Dear Barb – Taking Advantage

Dear Barb:

Every year I help my mom host Christmas dinner for our family and every year it turns into a big hassle. I have three brothers and only one has a wife, so the boys don’t bring any food. My mom and I make everything, however It’s getting tough for my mom. What really bothers me is that my brothers all have children and they don’t watch them. The guys all go downstairs and watch football or whatever, while my mom and I are making dinner and watching the kids. My mom is getting older and I know this will fall on my shoulders eventually. I have asked my brothers to contribute to dinner, but that didn’t go so well, as only one brother brought some buns. We all love getting together for Christmas, but I don’t think my brothers realize how much work this is. I’m not sure how to resolve this. Do you have any suggestions for my family? Thanks Jane.

Hi Jane:

I’m pretty sure the scenario you describe plays out in many households over the Christmas season. My suggestion would be to call a family meeting without your mom, and explain to your brothers that mom is getting older, as often adult children don’t want to see their parents as aging. Suggest that if they want to continue having family get-togethers, they are going to have to help out. To make it easier for your brothers, maybe you could order some fruit or veggie trays or side dishes from your local caterer and have your brothers pick them up and pay for them. This is an easy fix that doesn’t require a lot of preparation and your brothers will feel that they are doing their part. As far as the care of the children, you will have to work that out with your brothers. Perhaps bring the children downstairs while you are preparing dinner and tell your brothers that you will let them know when dinner is ready. These are difficult situations, but not impossible to resolve. Thanks for your timely question.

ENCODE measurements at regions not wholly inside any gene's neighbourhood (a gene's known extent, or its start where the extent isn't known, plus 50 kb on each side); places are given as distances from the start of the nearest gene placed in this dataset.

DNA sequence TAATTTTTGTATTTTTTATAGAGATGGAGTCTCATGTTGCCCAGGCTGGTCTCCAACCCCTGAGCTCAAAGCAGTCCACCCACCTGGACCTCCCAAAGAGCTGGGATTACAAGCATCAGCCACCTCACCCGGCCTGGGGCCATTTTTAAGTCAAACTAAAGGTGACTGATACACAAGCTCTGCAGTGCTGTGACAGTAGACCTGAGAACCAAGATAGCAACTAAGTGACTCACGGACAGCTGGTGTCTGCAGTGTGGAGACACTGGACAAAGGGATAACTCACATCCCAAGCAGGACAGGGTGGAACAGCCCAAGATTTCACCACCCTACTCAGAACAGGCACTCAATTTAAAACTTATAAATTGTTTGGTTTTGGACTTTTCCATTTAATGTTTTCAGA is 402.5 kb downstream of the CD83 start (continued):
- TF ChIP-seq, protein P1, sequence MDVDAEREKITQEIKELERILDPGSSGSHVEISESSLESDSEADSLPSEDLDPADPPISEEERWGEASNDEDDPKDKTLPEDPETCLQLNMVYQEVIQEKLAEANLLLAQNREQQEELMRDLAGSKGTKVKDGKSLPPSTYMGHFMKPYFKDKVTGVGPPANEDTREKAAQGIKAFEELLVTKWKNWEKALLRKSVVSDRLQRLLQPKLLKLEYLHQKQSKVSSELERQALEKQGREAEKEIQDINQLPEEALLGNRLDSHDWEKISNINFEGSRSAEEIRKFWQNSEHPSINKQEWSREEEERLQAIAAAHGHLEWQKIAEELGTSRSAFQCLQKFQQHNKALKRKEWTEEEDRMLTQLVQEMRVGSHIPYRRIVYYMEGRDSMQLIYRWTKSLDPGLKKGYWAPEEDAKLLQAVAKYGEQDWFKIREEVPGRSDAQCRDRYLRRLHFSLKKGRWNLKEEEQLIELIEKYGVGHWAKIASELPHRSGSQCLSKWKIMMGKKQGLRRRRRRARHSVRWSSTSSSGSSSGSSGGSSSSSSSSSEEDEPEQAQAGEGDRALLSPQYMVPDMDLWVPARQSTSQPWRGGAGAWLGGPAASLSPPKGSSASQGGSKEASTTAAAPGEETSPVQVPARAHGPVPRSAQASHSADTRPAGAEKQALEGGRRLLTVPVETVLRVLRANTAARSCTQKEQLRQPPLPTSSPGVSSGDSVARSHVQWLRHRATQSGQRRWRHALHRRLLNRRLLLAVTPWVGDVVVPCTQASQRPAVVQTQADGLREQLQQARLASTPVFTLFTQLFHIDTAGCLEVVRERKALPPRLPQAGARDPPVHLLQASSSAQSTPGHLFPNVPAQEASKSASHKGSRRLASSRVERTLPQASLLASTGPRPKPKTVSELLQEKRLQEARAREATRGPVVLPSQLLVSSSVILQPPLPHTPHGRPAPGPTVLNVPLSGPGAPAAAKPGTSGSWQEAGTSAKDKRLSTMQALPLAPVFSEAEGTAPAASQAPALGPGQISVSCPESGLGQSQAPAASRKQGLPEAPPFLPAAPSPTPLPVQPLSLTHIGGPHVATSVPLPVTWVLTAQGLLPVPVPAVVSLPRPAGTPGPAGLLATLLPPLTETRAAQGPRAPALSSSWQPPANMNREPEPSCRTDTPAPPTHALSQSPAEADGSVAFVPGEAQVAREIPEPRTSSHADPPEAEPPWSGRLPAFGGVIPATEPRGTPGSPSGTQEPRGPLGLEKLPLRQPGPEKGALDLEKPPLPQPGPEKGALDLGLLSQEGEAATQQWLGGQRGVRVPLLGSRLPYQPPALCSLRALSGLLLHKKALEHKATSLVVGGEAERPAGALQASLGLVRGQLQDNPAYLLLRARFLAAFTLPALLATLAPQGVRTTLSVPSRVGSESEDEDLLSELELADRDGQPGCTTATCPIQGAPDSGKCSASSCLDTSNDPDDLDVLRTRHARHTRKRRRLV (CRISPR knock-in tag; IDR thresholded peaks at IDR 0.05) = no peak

Dear Barb:

My brother recently separated after ten years of marriage. No one in the family really cared for his wife, but we all accepted her and treated her with kindness and respect. One of the problems in their marriage was that she would spend money and run up credit cards and not tell my brother where the money went. Still, he was generous to her at the time of separation, with the support of our family, but he felt bad for his young son. Recently, she contacted him and wants to get back together for the sake of their son. We were all devastated when he agreed to the reconciliation. My mom thinks my brother’s ex has spent all her money and now wants to come back. She also thinks my dad should talk to my brother about what he’s doing. I don’t think my dad should get involved because my brother is a very stubborn person and I don’t want there to be problems between him and my dad. What do you think? Thanks Rosie.

Hi Rosie:

I don’t think it would be a problem if your father made sure your brother has really thought this decision through, but then let it go, as it is not your father’s place to question his decision. Your brother is an adult and these are his choices to make. Sometimes a separation does help a marriage, especially if the individuals have done some counseling, either together or individually.

Email your questions to voice@voicemagazine.org. Some submissions may be edited for length or to protect confidentiality; your real name and location will never be printed. This column is for entertainment only. The author is not a professional counsellor and this column is not intended to take the place of professional advice.

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